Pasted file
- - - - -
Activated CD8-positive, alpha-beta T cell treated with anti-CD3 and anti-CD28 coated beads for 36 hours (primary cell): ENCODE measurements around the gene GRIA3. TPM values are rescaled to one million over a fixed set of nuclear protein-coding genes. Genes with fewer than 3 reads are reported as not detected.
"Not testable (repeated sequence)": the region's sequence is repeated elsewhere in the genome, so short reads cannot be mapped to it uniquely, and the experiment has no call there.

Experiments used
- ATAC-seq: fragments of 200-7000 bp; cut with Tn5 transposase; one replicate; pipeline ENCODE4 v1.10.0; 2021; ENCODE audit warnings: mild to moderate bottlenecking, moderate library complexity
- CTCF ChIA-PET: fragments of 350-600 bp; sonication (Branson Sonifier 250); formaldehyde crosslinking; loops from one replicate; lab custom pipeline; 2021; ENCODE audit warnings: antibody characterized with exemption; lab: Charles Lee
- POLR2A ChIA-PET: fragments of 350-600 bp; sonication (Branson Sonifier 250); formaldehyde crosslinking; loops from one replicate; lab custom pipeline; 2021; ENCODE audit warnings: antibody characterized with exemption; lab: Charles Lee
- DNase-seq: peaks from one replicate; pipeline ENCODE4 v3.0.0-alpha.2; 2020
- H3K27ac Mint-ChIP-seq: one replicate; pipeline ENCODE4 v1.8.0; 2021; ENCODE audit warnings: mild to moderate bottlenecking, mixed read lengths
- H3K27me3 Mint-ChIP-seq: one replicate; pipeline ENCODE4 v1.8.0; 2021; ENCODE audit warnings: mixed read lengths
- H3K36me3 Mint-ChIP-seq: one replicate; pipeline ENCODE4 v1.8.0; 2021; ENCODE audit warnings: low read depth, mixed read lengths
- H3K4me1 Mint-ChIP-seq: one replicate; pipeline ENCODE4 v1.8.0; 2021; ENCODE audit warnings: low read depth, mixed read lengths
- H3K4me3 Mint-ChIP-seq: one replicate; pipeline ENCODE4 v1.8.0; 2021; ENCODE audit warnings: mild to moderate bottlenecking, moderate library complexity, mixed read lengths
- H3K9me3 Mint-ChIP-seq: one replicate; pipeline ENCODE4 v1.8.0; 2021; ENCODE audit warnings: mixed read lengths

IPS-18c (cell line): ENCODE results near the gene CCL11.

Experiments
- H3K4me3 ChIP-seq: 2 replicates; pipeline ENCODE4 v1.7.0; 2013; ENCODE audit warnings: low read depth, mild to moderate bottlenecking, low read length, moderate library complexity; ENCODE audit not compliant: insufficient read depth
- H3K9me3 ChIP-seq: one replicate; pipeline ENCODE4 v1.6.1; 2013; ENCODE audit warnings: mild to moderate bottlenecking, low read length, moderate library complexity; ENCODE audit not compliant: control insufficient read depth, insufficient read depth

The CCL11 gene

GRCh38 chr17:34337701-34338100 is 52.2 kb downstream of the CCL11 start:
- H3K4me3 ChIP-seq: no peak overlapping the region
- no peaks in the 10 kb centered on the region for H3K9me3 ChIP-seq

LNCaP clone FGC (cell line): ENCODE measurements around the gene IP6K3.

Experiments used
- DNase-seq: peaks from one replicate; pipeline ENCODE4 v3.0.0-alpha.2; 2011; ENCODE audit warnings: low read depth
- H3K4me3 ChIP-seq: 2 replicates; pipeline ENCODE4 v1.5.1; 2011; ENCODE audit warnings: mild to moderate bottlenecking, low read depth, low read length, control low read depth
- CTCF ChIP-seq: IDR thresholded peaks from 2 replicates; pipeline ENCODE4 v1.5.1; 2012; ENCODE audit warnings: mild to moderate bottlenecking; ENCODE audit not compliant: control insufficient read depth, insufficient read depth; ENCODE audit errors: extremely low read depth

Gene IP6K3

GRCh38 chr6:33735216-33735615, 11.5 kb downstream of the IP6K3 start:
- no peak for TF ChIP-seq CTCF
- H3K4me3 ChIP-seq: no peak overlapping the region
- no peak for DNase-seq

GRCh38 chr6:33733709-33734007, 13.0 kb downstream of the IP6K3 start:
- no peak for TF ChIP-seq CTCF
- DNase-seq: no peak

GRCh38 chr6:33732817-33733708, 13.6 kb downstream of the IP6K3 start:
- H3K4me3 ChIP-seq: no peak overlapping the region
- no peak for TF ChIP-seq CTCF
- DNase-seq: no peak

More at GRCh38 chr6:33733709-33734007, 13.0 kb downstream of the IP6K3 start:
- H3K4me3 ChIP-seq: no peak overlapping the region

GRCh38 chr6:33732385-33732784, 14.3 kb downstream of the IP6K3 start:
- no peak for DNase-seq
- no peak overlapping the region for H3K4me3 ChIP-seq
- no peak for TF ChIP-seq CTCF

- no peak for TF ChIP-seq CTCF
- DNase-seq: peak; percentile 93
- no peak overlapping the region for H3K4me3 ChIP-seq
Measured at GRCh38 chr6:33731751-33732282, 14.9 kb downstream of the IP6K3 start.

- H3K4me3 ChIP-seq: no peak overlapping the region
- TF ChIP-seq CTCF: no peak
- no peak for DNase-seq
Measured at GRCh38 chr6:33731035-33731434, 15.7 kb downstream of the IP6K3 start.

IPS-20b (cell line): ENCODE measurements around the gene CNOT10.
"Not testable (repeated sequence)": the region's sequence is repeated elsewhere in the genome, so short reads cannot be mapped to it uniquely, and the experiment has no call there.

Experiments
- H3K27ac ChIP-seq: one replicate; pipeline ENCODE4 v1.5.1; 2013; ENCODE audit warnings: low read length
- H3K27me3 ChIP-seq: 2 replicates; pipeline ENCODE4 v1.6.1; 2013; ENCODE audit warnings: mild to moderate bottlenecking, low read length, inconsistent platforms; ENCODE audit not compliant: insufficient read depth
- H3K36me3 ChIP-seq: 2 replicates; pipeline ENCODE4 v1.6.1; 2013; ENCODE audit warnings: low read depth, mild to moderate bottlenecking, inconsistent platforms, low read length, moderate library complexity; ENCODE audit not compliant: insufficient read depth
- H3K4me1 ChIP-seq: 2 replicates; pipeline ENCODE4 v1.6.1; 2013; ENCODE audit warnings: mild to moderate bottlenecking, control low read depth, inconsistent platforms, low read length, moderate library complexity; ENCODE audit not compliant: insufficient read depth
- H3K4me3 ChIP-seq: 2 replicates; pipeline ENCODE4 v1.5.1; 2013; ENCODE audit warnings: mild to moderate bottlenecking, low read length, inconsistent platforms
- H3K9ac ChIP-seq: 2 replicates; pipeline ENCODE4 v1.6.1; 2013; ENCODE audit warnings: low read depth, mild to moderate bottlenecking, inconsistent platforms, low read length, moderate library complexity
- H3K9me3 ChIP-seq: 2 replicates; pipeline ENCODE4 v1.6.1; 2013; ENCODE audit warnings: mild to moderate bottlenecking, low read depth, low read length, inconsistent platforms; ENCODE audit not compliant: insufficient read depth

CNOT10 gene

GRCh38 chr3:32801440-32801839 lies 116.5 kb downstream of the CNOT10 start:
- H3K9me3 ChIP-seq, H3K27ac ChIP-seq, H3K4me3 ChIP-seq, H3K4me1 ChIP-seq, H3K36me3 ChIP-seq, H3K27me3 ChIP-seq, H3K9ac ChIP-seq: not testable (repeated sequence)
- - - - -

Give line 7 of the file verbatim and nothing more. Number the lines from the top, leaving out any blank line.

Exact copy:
- DNase-seq: peaks from one replicate; pipeline ENCODE4 v3.0.0-alpha.2; 2020